I cannot write for you the history of my choice. You will have to go to other books for it. But I shall write to you from time to time something about the past and about the people who lived in the days gone by, and who played a big part on the world’s stage.

I do not know if my letters will interest you or awaken your curiosity. Indeed, I do not know when you will see them, or if you will see them at all. Strange that we should be so near and yet so far away ! In Mussoorie you were several hundred miles away from me. Yet I could write to you as often as I wished, and run up to you when the desire to see you became strong. But here we are on either side of the Jumna river—not far from each other, yet the high walls of Naini Prison keep us effectively apart. One letter a fortnight I may write, and one letter a fortnight I may receive, and once a fortnight I may have a twenty-minute interview. And yet these restrictions are good. We seldom value anything which we can get cheaply, and I am beginning to believe that a period in prison is a very desirable part of one’s education. Fortunately there are scores of thousands in our country who are having this course to-day !

I cannot say if you will like these letters when you see them. But I have decided to write them for my own pleasure. They bring you very near to me, and I feel almost that I have had a talk with you. Often enough I think of you, but to-day you have hardly been absent from my mind. To-day is New Year’s Day. As I lay in bed, very early in the morning, watching the stars, I thought of the great year that was past, with all its hope and anguish and joy, and all the great and gallant deeds performed. And I thought of Bapuji, who has made our old country young and vigorous again by his magic touch, sitting in his prison cell in Yeravada. And I thought of Dadu 1 and many others. And especially I thought of Mummie and you. Later in the morning came the news that Mummie had been arrested and taken to gaol. It was a pleasant New Year’s gift for me. It had long been expected and I have no doubt that Mummie is thoroughly happy and contented.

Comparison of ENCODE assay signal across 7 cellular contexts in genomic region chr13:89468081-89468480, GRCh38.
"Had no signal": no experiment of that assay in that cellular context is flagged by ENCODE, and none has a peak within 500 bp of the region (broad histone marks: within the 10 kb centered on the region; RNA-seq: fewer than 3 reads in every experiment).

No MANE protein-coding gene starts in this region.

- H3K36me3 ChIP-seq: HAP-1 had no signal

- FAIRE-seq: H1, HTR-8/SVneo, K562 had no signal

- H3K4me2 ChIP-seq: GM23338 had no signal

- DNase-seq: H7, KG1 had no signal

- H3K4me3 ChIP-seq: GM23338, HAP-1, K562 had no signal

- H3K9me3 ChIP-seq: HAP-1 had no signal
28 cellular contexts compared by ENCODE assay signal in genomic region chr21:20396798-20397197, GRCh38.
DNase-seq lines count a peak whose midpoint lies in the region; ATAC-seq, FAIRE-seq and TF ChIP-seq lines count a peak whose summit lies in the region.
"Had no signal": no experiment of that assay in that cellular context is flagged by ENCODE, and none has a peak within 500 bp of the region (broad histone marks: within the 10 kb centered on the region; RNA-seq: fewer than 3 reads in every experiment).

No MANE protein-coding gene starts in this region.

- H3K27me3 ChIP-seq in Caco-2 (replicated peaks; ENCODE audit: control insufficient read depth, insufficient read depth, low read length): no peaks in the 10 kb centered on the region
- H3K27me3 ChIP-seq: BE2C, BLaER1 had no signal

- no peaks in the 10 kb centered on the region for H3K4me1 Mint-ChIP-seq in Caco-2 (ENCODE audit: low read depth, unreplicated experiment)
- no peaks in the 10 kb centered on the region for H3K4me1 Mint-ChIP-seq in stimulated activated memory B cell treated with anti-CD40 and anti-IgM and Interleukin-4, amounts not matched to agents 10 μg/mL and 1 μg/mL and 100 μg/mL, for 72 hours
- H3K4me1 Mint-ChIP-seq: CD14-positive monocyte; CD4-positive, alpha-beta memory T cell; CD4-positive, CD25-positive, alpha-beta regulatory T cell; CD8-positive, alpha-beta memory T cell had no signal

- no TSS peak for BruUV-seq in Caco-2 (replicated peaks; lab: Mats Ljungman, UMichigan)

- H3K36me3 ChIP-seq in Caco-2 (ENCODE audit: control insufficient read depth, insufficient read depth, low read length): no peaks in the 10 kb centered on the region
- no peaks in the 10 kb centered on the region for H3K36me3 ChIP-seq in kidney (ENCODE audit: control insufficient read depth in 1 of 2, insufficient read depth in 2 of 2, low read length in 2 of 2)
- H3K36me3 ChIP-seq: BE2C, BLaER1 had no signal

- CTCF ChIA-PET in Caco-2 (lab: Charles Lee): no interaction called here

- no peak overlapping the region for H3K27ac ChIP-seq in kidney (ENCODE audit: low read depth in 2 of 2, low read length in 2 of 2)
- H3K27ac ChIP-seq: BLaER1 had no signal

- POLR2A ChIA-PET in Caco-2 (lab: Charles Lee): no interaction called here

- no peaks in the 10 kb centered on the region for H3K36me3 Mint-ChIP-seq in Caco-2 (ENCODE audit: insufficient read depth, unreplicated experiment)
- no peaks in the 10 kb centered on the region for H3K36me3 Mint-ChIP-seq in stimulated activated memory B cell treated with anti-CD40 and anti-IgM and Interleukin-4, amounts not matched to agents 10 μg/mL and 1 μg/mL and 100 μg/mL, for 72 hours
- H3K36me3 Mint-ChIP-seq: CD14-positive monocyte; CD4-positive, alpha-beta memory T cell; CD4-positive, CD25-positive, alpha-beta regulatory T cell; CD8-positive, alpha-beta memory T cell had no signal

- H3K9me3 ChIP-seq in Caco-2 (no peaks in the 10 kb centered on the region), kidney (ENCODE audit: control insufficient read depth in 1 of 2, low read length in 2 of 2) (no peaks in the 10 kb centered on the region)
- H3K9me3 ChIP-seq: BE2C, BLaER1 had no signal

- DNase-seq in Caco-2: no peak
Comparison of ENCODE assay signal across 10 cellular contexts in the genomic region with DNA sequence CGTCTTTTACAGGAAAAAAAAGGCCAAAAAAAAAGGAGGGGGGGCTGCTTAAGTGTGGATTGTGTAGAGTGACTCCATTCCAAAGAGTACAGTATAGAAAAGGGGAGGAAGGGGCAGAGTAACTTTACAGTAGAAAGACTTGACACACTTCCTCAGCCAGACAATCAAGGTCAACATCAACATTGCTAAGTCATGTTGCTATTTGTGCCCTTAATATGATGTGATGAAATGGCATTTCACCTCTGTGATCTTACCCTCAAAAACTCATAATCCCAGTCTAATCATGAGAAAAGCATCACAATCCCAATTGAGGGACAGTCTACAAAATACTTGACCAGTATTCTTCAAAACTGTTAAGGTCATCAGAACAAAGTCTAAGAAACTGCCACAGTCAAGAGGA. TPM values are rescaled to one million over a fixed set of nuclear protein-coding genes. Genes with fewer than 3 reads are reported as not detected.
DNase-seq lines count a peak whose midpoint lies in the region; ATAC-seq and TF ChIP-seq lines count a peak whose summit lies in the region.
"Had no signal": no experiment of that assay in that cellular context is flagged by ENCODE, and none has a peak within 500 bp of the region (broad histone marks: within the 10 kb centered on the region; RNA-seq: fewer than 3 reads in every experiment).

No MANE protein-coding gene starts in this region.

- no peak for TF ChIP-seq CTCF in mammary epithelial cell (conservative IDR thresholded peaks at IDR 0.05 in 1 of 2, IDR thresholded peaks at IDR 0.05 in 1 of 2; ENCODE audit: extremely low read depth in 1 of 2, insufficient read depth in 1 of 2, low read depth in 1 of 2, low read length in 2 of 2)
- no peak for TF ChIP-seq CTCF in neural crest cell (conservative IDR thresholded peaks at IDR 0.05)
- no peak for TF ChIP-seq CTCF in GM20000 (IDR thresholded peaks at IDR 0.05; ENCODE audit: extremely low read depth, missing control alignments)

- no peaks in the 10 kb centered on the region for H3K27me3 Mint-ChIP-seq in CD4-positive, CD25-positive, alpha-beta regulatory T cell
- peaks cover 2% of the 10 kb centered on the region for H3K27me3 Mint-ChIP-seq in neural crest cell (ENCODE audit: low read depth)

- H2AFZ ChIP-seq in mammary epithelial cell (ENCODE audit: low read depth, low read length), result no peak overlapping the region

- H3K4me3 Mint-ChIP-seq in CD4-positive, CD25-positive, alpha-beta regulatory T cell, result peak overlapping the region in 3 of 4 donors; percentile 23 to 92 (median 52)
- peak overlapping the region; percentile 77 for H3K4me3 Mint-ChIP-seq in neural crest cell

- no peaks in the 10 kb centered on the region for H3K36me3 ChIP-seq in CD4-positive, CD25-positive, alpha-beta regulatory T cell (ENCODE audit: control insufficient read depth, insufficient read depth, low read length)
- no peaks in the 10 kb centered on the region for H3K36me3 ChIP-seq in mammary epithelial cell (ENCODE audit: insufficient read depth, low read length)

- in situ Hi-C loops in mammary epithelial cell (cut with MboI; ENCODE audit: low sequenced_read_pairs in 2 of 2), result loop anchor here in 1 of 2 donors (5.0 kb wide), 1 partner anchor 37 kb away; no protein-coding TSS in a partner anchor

But you must be rather lonely. Once a fortnight you may see Mummie and once a fortnight you may see me, and you will carry our messages to each other. But I shall sit down with pen and paper and I shall think of you. And then you will silently come near me and we shall talk of
many things. And we shall dream of the past, and find our way to make the future greater than the past. So on this New Year’s Day let us resolve that, by the time this year also grows old and dies, we shall have brought this bright future dream of ours nearer to the present, and given to India’s past a shining page of history.

1 Indira’s grandfather, Pandit Motilal Nehru.